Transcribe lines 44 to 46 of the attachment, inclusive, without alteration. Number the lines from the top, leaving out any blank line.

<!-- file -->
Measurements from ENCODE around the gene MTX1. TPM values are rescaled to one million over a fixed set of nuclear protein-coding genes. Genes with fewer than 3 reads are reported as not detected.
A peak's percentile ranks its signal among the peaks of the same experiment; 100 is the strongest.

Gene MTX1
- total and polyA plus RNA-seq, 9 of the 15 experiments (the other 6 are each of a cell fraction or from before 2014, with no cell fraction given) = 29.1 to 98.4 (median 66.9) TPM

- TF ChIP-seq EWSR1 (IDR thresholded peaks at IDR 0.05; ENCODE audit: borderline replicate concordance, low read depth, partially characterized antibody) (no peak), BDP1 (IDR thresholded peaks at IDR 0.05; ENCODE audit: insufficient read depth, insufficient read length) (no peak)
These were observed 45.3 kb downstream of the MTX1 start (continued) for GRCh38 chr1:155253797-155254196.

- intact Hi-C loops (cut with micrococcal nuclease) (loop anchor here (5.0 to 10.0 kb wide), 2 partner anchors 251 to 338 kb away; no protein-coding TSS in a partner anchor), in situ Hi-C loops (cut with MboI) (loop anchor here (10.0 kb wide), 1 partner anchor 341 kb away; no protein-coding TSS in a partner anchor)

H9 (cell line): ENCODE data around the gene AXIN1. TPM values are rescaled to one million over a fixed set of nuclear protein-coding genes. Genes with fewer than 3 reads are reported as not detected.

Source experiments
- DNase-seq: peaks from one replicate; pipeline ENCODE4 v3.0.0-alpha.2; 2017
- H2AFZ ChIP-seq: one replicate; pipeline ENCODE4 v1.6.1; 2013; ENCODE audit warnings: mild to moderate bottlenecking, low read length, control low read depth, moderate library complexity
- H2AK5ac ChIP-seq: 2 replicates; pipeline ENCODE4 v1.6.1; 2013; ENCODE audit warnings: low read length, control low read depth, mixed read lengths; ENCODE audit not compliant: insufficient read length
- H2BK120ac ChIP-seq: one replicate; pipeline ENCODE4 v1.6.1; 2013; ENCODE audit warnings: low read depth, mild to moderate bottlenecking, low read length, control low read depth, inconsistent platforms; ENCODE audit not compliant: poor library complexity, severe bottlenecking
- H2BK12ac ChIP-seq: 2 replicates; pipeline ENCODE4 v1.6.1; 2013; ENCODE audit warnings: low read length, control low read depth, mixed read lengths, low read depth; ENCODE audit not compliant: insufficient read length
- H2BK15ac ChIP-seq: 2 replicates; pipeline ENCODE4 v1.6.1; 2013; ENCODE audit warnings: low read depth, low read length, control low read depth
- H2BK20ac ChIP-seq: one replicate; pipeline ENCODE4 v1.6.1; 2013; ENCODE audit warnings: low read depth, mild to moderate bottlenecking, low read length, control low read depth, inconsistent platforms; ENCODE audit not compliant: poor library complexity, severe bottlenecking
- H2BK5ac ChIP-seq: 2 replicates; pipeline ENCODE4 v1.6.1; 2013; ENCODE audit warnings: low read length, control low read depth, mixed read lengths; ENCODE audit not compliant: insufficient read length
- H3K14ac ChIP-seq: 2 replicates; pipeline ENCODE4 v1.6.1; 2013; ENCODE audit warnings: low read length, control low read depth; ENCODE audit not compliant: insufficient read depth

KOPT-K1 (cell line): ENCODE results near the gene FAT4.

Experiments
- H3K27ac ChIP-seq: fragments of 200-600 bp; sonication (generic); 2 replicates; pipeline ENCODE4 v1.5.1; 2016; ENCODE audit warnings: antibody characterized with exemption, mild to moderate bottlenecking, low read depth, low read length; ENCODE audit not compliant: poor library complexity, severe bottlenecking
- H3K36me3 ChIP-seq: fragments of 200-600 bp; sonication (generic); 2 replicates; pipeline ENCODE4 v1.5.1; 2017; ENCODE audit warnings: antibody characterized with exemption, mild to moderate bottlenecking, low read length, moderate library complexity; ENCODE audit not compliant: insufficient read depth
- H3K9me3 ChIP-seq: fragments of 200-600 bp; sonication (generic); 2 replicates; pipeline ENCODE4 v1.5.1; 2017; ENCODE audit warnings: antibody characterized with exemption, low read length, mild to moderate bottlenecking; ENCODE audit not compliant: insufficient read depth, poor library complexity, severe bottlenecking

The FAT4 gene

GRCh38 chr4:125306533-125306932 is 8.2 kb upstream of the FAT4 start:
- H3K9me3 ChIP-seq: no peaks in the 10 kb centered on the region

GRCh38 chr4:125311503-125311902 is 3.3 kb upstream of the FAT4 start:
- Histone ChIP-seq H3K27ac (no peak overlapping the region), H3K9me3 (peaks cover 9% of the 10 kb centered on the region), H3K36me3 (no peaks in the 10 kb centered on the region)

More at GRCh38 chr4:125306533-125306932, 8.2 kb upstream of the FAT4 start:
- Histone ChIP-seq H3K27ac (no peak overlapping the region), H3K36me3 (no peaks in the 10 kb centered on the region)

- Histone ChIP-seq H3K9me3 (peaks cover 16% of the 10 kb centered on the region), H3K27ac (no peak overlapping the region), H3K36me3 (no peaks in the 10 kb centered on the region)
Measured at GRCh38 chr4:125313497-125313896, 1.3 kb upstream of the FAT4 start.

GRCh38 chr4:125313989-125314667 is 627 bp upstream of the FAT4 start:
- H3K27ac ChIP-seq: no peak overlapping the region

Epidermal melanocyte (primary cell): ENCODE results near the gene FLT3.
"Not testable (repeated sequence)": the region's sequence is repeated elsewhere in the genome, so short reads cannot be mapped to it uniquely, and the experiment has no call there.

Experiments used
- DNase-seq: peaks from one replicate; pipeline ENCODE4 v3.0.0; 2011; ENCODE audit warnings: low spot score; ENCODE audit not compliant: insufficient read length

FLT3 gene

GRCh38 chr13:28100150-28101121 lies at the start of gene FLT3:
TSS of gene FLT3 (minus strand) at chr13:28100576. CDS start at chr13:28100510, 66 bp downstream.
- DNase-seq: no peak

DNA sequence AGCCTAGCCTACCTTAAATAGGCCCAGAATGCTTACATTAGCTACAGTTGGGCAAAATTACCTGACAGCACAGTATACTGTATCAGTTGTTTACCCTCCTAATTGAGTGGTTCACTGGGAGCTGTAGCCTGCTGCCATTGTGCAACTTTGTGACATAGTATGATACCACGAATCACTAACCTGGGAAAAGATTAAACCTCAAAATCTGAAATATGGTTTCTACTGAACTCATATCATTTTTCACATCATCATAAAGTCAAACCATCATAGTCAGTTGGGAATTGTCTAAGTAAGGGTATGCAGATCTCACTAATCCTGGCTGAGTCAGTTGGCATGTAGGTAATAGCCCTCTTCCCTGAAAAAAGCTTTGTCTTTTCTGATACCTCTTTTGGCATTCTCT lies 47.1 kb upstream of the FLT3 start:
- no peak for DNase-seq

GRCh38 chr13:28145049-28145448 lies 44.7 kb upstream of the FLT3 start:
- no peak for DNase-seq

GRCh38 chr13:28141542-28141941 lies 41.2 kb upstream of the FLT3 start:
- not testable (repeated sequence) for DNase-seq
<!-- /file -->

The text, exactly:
- no peak for DNase-seq

GRCh38 chr13:28145049-28145448 lies 44.7 kb upstream of the FLT3 start:
- no peak for DNase-seq